There are various types of power electronic converters which are frequently used in electric power system applications such as power converter, regulated power supply, DC power supply and so on. The power electronics converters can be classified as AC to DC converter or Rectifier, DC to AC converter or Inverter, AC to AC converter, DC to DC converter, and so on. These converters are again classified into different types based on different criteria. If we consider DC to DC converters, these are classified as DC to DC buck converter, DC to DC boost converter, and DC to DC buck-boost converter. Here, we discuss in detail about the DC to DC converters, operating principle and functionality.
DC to DC Converter
A DC-DC converter is a power electronics device that accepts a DC input voltage and also provides a DC output voltage. The output voltage of DC to DC converter can be greater than the input voltage or vice versa. The converter output voltages are used to match the power supply required to the loads. The connection and disconnection of power supply to the load can be controlled using a switch in the simple DC to DC converter circuit. DC to DC converter circuits consists of a transistor or diode switch, energy storage devices like inductors or capacitors and these converters are generally used as linear voltage regulators or switched mode voltage regulators. DC to DC converters are used to provide DC regulated power supply, constant DC power supply to the electrical and electronics project circuits.
DC to DC Converter Operating Principle and Functionality
To understand the DC to DC converter operating principle and functionality, let us consider the working principle of DC to DC boost converter.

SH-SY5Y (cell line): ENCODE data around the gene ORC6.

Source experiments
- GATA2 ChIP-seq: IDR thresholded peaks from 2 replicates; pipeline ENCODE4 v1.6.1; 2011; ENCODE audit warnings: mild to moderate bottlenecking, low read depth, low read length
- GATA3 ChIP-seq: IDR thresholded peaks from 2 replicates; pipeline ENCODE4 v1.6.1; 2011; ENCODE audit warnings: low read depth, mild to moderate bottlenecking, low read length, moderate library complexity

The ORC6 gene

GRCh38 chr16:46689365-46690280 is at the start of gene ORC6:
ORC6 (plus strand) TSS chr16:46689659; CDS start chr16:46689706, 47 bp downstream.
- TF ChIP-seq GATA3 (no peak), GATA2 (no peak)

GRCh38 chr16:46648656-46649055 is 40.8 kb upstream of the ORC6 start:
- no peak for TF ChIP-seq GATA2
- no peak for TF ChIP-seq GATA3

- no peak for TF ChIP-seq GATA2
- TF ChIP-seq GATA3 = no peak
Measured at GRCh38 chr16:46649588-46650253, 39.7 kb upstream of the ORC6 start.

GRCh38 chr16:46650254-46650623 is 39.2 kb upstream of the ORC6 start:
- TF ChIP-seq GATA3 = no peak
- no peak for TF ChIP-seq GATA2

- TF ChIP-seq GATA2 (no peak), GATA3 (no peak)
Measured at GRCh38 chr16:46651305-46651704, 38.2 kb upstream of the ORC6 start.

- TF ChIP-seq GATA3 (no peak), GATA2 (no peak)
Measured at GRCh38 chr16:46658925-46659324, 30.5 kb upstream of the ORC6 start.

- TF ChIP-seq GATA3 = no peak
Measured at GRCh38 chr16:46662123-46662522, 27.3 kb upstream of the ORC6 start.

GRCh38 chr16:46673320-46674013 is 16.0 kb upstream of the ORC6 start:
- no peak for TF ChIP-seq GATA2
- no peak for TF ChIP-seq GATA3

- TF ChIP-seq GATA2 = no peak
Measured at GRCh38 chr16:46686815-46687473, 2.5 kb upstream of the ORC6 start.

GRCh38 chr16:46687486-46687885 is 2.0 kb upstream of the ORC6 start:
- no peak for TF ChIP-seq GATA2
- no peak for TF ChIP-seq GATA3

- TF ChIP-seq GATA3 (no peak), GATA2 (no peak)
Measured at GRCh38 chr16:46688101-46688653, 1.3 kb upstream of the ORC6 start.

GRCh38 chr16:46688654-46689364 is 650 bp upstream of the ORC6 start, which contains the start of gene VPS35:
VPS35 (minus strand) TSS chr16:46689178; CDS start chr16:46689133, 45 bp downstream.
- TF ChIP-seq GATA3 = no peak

DC to DC Boost Converter
The low input DC voltage is converted into high output DC voltage using DC to DC boost converter. As the input voltage is stepped up compared to output voltage, hence, it is also called as a step up converter. Generally, DC to DC converters can be designed using power semiconductor switching devices and discrete electrical and electronics components.
In DC to DC converter, the converter operates in two modes:
- Continuous Conduction Mode
- Discontinuous Conduction Mode
The continuous conduction mode circuit of the DC to DC boost converter is shown in the figure that consists of an inductor, capacitor, switching device, diode, and input voltage source. This boost converter circuit switch is controlled using a pulse width modulator (PWM). If this switch is in ON state, then energy will be developed in the inductor and thus more energy will be delivered to the output.
The discontinuous conduction mode circuit of the DC to DC boost converter is shown in the figure that consists of elements such as capacitor, inductor, voltage source, diode, and switching device. In this discontinuous conduction mode, if the switch is in ON state, then energy will be delivered to the power storage element, inductor. If the switch is in OFF state for some period, then the inductor current will reach zero until the next switching cycle is on. Thus, the capacitor gets charged and discharged with respect to the input voltage. But, here the output voltage in discontinuous conduction mode is less than the output voltage in continuous conduction mode.